Organisations in Wales are improving their services for children and young people by involving them in their work, taking their ideas on board, and upholding and promoting their rights under the UNCRC.
Here’s a flavour of some of the excellent work happening across the country.
If you need help or advice on your organisation’s work with children and young people, please get in touch.
Wrexham Local Authority
Whilst working on their Children’s Social Care Engagement Strategy, the Authority recognised that they didn’t have a child-friendly version of the complaints procedure for children and young people.
They involved the Young People’s Care Council and Senedd Yr Ifanc in drafting and designing a new form, which has now been published and promoted across the county’s schools.
National Museums Wales
National Museum Wales are continuing to embed children’s and young people’s rights into all aspects of their work.
In order to continue to deliver events and activities that are not just ‘for’ but ‘with’ and ‘by’ young people, they have established a network of young creatives; their ‘Young Heritage Leaders’ who help them develop and deliver activities and events.
They also consult on curatorial questions and events planning and are helping to shake things up at the museum.
This work is made possible by the National Lottery Heritage Fund’s ‘Kick the Dust’ project.
To get involved with youth projects at National Museum Wales, get in touch with email@example.com
NRW Children’s Rights Approach
Natural Resources Wales worked with the Children’s Commissioner for Wales Office and children across Wales, to develop a Children’s Rights Approach that will help to make sure that the environment and natural resources of Wales are sustainably maintained, sustainably enhanced and sustainably used, now and in the future. It also captures the commitments the children made to help look after nature and the world around them.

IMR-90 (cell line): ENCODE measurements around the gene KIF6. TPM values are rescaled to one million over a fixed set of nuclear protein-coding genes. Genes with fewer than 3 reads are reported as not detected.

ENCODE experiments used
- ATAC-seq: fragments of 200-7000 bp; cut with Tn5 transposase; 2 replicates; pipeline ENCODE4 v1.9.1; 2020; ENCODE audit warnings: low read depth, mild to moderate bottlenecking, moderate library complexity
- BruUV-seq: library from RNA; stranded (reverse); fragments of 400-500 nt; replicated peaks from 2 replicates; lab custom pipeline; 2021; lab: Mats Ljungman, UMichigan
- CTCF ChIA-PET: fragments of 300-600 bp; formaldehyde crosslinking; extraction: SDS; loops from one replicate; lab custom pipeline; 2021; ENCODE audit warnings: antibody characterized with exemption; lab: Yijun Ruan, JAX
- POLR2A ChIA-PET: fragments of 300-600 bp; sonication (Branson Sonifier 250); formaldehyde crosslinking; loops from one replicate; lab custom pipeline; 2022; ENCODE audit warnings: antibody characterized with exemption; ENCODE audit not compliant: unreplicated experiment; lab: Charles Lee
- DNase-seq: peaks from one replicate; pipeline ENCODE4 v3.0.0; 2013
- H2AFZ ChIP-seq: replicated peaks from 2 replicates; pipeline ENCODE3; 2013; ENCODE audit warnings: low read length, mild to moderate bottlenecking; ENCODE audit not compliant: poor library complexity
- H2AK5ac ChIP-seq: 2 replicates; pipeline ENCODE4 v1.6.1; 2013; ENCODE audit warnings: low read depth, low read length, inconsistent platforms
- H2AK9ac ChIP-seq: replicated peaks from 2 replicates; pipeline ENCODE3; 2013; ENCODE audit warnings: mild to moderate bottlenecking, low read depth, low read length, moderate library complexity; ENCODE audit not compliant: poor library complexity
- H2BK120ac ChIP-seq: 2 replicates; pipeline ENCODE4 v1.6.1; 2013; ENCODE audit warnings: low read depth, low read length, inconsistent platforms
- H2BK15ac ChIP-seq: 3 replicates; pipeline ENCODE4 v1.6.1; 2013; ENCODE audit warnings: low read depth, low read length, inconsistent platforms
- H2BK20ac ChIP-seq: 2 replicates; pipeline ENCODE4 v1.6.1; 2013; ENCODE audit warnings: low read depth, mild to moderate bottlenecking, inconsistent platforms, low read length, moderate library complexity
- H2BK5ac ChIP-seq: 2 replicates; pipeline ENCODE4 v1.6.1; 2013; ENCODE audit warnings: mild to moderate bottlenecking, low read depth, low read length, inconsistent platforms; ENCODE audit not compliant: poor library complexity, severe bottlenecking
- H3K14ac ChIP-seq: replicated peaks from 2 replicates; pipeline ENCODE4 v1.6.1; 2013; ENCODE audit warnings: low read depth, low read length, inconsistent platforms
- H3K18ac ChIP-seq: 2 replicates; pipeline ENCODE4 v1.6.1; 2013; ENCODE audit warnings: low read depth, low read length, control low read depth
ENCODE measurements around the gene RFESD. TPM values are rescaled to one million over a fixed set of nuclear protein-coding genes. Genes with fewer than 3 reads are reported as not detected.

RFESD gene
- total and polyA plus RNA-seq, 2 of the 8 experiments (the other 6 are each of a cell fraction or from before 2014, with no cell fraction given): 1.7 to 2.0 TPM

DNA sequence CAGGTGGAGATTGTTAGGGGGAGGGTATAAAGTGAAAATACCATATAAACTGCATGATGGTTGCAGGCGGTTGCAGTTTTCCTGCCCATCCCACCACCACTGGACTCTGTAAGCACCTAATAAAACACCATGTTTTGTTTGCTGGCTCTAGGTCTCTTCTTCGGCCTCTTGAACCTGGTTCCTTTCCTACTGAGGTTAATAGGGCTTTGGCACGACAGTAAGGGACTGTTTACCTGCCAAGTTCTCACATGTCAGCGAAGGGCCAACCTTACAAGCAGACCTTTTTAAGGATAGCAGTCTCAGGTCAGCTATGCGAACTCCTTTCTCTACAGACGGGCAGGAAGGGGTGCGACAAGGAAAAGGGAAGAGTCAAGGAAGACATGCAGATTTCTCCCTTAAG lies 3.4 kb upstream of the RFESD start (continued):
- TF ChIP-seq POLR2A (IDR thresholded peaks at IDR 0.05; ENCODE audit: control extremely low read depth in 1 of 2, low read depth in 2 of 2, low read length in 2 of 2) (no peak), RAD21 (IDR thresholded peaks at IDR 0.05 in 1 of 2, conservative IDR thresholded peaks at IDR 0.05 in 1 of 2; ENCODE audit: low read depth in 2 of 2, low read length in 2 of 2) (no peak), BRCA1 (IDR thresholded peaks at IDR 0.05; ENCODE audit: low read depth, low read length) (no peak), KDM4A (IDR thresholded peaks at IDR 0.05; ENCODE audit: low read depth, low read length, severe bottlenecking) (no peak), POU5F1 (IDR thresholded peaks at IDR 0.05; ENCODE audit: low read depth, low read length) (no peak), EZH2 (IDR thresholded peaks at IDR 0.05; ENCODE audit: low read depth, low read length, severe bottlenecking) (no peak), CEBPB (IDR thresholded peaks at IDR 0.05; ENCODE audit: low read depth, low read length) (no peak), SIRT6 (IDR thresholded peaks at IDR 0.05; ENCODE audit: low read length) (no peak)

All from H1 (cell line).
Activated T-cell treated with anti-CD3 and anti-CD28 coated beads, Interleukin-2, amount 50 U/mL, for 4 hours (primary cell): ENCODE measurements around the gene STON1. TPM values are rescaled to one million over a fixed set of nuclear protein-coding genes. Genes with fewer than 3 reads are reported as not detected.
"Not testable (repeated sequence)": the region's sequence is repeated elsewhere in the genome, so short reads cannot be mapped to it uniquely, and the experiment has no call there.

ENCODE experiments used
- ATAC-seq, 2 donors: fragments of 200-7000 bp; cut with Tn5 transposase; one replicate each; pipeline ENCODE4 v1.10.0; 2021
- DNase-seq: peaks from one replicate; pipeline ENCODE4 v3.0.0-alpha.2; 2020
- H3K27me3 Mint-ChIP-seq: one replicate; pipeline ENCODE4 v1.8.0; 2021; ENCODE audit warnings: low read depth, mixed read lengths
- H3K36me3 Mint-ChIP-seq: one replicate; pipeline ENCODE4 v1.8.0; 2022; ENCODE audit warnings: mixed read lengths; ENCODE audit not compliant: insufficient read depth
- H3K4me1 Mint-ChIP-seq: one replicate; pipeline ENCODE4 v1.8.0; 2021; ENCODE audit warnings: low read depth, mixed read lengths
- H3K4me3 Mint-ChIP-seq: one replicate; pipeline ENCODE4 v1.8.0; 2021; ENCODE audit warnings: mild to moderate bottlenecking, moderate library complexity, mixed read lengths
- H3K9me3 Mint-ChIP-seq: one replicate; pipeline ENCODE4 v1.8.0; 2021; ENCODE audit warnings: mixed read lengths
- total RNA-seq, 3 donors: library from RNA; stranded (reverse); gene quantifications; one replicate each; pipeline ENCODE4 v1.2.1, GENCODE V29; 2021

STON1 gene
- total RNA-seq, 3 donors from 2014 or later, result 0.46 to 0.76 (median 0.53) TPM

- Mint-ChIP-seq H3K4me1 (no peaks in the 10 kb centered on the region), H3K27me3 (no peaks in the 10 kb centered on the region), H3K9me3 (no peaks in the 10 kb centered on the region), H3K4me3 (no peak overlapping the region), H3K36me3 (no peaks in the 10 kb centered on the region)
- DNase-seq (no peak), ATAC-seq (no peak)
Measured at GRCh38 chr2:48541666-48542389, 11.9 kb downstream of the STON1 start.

The Children’s Rights Charter shows how NRW will uphold and promote children’s rights in our work and deliver better services for children and young people in Wales.
Sports Wales have been embedding children and young people’s rights into all aspects of their work. To know how they have embedded the 5 principles in their work, click on the link below:
Monmouthshire Children’s Services Participation Strategy for Children and Young People
This Participation Strategy from Monmouthshire’s Children’s Services is an excellent example of how services are embedding the principle of participation into their ways of working. We have chosen to share this best case example as it;
- Has a bold commitment to rights;
- Plans to strategically embed children’s views into all elements of children’s services – planning, policies, commissioning, reviewing;
- Aims to be collaborative, for children to be valued, respected and in control;
- It reflects on the different degrees of participation and the many ways in which children can be included and asked for views – no ‘one size fits all approach’
- Focuses on the importance of children being informed;
- Sets out a strong message that all children should know how their views can affect decisions about their life and services.
We plan to stay in touch with Monmouthshire, to learn about how this strategy has been put into practice. We’ll be keen to find out what difference this has made to children and young people’s experiences of services.